by Peter Jakey–Managing Editor
The Water Warriors embarked on their 27th annual five-day ride from the Mackinac Bridge to Harsens Island.
The first day brought 30 warriors into Rogers City Marina after a turbulent morning along the eastern shore of Lake Huron.
For Mike Boutsikaris of Roseville it was the worst conditions he had ever experienced.
The day started at 7 a.m. with a stop in Cheboygan, before moving on to the Nautical City.
“There was solid 6 to 8 footers,” said chairwoman Ann Plegue, who has been part of 23-consecutive rides. “There was an occasional wave at more than 10 foot. I am riding behind a 52-foot support boat and there are times when all we can see is a radar tower.” She enjoyed the challenge.
Riding the waves was a physical challenge, but most of the participants admit it is nothing compared to the day-to-day of a Special Olympian.
The riders were accompanied by four support boats and a fleet of land support vehicles to make up 75 members strong participating.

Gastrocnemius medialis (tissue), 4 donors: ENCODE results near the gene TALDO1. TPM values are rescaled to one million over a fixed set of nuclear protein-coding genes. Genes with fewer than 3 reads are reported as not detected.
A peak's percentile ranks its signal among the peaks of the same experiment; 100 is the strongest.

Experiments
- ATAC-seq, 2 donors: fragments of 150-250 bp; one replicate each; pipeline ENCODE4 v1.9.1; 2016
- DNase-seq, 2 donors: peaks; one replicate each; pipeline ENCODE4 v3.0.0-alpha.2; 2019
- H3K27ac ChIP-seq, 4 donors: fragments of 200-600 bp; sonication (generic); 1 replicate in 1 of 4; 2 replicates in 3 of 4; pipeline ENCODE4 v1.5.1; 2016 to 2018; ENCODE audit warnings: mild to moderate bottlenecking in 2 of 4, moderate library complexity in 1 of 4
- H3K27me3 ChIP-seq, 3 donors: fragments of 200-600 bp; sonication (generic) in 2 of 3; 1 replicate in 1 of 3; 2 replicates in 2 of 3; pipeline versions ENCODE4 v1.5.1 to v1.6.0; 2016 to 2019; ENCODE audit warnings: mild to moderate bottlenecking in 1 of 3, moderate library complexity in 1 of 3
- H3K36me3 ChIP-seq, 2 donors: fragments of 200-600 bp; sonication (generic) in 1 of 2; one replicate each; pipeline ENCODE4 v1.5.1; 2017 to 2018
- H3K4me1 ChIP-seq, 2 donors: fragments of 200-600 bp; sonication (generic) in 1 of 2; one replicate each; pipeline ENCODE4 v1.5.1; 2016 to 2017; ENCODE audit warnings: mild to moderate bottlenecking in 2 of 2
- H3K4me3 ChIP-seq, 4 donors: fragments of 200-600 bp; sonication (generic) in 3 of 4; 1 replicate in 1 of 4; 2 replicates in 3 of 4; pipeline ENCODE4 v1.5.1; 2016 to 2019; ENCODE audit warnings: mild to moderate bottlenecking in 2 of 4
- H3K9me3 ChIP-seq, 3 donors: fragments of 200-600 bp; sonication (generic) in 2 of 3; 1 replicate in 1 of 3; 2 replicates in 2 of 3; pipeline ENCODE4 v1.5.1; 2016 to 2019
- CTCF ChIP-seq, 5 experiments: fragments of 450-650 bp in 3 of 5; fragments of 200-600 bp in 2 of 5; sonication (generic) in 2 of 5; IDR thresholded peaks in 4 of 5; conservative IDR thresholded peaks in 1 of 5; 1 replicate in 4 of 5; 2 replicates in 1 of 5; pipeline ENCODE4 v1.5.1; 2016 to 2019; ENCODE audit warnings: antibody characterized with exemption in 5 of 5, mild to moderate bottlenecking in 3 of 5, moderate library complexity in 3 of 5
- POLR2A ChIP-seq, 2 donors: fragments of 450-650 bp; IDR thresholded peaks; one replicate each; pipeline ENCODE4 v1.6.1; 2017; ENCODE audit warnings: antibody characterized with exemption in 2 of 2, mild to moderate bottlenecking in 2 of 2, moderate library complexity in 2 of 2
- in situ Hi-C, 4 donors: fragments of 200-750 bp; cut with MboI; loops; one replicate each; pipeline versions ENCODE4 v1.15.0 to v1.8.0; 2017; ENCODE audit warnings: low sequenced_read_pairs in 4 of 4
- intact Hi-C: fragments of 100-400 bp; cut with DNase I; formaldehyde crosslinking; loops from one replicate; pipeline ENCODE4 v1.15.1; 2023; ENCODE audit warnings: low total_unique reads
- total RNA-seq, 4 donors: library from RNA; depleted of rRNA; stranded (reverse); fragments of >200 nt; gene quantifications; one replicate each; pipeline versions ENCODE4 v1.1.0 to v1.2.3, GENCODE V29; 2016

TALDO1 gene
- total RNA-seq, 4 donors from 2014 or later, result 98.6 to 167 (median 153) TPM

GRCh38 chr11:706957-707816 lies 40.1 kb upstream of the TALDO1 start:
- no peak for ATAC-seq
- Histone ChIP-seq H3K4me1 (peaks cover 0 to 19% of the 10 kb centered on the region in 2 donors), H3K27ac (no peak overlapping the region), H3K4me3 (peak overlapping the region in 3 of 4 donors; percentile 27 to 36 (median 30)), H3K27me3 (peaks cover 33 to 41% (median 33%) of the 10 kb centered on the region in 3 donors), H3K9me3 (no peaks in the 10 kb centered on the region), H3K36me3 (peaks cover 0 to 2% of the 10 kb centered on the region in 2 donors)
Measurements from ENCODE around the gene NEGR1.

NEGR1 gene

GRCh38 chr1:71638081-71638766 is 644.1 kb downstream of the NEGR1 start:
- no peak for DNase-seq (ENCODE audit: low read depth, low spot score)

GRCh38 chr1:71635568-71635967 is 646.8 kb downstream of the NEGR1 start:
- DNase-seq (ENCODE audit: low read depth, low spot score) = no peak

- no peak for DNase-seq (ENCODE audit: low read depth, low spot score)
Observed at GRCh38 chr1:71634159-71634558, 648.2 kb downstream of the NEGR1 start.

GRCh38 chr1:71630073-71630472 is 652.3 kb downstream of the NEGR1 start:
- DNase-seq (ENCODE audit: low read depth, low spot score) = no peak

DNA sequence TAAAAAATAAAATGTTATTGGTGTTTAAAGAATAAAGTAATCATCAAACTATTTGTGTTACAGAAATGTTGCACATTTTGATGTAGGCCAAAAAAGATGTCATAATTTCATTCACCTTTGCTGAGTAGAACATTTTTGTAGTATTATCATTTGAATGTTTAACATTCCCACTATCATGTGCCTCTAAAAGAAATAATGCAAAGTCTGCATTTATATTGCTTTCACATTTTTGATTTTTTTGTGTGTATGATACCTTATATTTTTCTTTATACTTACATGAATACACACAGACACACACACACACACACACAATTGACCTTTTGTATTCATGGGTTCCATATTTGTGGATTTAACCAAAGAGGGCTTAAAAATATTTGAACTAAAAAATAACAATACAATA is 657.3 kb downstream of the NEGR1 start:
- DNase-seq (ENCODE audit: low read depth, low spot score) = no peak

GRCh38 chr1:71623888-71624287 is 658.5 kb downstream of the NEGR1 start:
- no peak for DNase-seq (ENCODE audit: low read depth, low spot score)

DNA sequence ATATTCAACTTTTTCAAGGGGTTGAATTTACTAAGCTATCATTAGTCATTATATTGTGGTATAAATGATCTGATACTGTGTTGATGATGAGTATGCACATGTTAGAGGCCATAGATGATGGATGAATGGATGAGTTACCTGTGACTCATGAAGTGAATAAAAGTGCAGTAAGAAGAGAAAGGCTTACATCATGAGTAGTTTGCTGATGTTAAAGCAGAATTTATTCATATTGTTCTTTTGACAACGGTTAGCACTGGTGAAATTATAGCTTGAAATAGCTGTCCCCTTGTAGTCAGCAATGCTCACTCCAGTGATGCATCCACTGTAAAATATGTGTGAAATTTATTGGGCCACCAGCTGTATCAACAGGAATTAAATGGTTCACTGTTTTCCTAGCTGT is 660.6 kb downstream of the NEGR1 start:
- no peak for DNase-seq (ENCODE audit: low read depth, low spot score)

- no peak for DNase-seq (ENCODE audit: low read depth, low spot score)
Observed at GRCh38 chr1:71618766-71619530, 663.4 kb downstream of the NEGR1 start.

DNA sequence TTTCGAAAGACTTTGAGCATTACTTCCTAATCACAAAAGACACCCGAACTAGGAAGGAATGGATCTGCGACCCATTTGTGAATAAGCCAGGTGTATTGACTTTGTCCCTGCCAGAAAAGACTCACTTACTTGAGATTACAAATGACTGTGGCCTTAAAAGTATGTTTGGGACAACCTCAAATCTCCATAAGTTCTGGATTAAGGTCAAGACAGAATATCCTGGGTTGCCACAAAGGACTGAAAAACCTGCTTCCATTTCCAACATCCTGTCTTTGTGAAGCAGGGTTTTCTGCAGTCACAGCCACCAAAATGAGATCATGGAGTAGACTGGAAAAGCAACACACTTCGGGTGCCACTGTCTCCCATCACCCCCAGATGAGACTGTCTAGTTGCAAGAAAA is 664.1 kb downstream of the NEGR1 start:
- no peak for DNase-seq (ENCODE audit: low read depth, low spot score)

Throughout the journey, the group has pre-planned meal and fuel stops. Rogers City welcomed the riders with pizza and ice cream in the pavilion.
“The Water Warriors are really unique in that they are completely driven by the heart. They are doing what they do because they truly care about our athletes,” said Ted Grossnickle, staff liaison. “The athletes love their programs, but they also love interacting with the warriors. They are always excited to run up and greet the warriors as they roll in.”
After Rogers City, it was off to Presque Isle and then an overnight stay in Alpena.
Special Olympics Michigan provides year-round sports’ training and athletic competition for 23,033 children and adults with intellectual disabilities.
Athletes build physical fitness, develop self-confidence and prepare for participation in society.